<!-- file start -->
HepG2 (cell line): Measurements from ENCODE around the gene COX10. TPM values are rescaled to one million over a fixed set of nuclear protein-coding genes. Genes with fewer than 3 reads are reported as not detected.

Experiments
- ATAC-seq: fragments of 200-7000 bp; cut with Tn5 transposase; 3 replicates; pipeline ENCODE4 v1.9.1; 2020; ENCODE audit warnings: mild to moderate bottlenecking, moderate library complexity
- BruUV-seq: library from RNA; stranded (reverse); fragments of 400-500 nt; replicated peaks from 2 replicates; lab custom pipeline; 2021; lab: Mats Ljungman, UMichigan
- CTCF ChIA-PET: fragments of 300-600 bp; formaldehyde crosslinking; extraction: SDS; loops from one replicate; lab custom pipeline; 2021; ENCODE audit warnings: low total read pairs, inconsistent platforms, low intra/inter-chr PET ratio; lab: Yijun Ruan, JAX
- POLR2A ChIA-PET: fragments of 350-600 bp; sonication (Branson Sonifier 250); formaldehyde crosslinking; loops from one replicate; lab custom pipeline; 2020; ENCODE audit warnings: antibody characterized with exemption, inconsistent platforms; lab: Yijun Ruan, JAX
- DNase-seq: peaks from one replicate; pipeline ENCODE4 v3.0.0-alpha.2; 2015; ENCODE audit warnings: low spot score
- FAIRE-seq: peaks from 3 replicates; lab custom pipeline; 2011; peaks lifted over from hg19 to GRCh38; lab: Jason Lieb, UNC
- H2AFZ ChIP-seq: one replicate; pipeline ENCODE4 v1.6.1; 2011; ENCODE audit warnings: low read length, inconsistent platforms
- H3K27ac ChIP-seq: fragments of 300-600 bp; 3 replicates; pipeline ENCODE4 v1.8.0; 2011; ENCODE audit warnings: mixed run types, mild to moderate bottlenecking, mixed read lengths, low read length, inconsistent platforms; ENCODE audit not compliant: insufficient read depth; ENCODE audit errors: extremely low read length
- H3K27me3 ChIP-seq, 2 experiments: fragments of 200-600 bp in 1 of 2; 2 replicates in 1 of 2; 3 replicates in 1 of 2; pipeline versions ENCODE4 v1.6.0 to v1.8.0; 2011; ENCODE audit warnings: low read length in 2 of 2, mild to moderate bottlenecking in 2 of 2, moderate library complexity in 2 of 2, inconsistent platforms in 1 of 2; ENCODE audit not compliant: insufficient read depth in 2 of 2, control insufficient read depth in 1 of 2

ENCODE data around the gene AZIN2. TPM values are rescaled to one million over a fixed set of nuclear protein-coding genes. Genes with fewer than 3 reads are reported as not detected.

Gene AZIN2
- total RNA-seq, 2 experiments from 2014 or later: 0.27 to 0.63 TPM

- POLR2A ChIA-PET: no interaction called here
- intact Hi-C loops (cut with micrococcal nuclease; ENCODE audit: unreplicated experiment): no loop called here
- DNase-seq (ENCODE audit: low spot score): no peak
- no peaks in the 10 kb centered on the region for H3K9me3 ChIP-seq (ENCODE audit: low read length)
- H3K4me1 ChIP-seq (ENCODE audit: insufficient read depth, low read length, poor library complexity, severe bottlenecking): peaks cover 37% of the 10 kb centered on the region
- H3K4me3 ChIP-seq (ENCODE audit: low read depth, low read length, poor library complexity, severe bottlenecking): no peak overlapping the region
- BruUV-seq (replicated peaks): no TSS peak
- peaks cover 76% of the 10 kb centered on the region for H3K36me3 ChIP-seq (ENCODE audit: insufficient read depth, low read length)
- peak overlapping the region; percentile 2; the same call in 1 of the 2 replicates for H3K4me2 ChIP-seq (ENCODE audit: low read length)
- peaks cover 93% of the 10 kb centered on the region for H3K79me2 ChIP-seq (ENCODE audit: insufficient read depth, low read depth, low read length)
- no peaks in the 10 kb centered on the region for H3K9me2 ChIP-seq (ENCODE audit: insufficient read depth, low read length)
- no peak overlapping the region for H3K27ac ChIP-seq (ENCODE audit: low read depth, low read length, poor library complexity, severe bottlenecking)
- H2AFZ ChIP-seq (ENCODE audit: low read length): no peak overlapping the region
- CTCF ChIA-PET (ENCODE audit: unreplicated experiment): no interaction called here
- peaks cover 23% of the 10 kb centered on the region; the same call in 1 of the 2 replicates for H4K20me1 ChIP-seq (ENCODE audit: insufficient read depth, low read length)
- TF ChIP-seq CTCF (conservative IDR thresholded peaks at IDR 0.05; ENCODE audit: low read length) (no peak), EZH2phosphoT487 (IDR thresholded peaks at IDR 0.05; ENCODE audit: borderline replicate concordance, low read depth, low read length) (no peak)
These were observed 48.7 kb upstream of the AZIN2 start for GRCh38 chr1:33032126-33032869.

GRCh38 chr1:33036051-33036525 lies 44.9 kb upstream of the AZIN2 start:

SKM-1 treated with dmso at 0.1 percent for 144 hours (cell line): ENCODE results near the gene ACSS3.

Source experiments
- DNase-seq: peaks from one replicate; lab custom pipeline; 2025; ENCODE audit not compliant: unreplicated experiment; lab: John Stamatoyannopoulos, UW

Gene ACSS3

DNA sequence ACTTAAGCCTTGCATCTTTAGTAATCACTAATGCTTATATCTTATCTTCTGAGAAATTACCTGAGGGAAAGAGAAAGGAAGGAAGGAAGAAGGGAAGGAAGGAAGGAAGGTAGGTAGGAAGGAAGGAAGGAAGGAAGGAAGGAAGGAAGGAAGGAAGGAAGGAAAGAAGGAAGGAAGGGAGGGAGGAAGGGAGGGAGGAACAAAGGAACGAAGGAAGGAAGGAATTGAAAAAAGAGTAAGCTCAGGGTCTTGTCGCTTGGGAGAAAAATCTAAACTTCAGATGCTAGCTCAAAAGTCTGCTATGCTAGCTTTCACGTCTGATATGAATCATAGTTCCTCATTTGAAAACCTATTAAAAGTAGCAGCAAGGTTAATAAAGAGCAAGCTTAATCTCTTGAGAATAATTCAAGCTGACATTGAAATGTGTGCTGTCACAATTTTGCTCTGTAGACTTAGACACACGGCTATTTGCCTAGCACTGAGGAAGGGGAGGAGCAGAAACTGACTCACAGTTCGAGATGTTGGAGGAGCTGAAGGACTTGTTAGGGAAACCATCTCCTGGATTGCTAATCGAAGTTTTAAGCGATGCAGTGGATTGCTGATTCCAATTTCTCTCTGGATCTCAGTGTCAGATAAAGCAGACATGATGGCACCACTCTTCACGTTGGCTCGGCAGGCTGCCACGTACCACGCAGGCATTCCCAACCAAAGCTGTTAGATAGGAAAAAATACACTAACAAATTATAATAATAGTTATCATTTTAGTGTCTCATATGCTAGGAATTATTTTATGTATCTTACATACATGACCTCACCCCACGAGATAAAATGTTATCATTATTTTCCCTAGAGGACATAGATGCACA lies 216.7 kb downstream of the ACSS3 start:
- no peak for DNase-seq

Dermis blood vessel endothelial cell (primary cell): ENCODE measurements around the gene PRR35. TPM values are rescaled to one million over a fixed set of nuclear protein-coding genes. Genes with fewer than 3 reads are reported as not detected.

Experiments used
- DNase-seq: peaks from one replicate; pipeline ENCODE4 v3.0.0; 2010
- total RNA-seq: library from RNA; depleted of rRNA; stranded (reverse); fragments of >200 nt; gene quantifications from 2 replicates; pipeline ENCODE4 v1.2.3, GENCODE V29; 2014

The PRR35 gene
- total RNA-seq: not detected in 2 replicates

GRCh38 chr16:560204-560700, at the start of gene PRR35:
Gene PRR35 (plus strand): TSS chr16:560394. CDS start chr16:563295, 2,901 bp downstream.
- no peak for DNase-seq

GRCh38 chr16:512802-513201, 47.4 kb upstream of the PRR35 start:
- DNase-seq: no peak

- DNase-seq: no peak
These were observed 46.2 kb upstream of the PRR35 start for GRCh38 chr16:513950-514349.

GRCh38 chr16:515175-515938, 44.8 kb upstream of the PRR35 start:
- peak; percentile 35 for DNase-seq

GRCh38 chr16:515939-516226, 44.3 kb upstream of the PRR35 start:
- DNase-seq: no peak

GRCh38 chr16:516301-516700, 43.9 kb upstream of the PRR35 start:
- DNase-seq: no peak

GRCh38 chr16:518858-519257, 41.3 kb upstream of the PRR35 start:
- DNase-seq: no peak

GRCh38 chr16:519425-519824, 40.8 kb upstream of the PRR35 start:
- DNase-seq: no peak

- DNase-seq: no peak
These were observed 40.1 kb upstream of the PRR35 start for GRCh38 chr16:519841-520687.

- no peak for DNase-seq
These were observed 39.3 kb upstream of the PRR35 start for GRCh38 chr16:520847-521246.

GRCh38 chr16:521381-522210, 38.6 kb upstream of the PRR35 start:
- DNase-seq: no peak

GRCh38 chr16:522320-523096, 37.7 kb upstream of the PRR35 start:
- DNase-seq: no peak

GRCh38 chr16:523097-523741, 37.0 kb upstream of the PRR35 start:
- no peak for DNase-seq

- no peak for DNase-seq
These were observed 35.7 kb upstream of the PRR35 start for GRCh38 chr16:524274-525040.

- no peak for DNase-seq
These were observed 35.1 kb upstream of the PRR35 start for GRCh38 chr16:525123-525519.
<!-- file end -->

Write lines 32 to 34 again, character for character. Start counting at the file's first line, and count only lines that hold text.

GRCh38 chr1:33036051-33036525 lies 44.9 kb upstream of the AZIN2 start:

SKM-1 treated with dmso at 0.1 percent for 144 hours (cell line): ENCODE results near the gene ACSS3.

Source experiments